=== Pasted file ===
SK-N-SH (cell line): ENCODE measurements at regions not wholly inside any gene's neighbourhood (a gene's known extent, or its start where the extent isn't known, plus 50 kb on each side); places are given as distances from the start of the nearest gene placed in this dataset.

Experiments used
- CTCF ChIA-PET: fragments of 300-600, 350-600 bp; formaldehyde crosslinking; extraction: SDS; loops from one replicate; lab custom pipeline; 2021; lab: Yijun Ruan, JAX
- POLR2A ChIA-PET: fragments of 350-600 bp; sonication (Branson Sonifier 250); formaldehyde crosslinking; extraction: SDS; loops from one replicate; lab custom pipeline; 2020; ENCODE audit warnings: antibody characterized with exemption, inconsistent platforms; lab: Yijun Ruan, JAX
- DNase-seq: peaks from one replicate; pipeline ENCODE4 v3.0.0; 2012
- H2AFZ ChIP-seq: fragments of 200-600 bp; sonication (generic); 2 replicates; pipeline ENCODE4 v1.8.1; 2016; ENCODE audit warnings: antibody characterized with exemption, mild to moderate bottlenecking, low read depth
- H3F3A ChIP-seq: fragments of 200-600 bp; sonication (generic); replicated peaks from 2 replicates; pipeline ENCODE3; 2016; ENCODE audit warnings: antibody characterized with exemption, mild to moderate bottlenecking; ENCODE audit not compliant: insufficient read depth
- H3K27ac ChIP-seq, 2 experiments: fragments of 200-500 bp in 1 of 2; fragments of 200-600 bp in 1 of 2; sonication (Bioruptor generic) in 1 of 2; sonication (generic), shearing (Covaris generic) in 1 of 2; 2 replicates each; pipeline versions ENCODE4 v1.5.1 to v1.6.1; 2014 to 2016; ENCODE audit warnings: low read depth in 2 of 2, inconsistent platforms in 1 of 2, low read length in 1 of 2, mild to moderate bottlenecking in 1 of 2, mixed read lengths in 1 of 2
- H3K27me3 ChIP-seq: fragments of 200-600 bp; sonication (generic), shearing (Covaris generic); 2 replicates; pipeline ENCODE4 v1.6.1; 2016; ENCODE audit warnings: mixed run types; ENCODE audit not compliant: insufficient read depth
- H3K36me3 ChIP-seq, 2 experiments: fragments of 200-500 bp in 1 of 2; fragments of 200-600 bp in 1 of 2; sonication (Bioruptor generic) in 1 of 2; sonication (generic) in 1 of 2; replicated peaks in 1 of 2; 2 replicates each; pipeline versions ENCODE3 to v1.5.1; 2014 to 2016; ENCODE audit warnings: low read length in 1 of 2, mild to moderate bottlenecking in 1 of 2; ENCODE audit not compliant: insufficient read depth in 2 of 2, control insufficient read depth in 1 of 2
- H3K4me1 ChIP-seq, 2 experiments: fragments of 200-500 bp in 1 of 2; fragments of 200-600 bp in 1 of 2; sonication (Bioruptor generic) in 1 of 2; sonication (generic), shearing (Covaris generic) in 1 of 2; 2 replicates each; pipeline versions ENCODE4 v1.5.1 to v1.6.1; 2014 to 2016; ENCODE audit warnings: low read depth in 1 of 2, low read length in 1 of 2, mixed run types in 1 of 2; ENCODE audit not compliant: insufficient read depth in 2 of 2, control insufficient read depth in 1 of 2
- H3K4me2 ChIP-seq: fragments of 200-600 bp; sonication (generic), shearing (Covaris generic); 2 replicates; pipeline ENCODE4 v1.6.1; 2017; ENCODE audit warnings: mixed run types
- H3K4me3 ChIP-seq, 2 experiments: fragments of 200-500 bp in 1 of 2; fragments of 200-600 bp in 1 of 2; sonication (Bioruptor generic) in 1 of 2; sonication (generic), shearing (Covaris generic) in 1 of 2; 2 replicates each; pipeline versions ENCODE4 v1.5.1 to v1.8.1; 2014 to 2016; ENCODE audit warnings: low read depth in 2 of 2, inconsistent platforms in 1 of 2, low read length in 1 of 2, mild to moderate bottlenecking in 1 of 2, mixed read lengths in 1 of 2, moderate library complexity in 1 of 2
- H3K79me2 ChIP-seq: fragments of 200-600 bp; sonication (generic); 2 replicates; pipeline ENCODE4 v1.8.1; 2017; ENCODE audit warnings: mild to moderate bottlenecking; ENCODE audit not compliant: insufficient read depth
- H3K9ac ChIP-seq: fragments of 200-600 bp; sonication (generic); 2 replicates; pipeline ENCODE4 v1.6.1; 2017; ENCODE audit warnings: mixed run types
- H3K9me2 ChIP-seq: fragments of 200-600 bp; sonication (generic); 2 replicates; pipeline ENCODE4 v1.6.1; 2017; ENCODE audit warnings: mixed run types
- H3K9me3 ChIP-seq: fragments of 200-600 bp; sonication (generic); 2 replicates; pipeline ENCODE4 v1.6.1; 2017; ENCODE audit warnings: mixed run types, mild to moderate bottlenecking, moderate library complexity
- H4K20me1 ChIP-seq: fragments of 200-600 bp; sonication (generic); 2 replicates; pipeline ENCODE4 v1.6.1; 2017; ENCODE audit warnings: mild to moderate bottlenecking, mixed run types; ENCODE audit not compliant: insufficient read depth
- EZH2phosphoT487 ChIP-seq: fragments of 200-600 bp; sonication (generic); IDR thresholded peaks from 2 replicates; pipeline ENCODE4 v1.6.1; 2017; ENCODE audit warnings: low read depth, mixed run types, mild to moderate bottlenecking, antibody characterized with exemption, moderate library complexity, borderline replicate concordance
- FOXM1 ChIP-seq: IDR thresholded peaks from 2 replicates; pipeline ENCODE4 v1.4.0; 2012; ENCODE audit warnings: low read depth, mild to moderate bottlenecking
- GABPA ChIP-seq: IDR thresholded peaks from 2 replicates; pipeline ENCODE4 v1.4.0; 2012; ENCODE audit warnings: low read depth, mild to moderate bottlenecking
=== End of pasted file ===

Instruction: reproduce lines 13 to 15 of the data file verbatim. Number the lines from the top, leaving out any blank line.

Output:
- H3K4me3 ChIP-seq, 2 experiments: fragments of 200-500 bp in 1 of 2; fragments of 200-600 bp in 1 of 2; sonication (Bioruptor generic) in 1 of 2; sonication (generic), shearing (Covaris generic) in 1 of 2; 2 replicates each; pipeline versions ENCODE4 v1.5.1 to v1.8.1; 2014 to 2016; ENCODE audit warnings: low read depth in 2 of 2, inconsistent platforms in 1 of 2, low read length in 1 of 2, mild to moderate bottlenecking in 1 of 2, mixed read lengths in 1 of 2, moderate library complexity in 1 of 2
- H3K79me2 ChIP-seq: fragments of 200-600 bp; sonication (generic); 2 replicates; pipeline ENCODE4 v1.8.1; 2017; ENCODE audit warnings: mild to moderate bottlenecking; ENCODE audit not compliant: insufficient read depth
- H3K9ac ChIP-seq: fragments of 200-600 bp; sonication (generic); 2 replicates; pipeline ENCODE4 v1.6.1; 2017; ENCODE audit warnings: mixed run types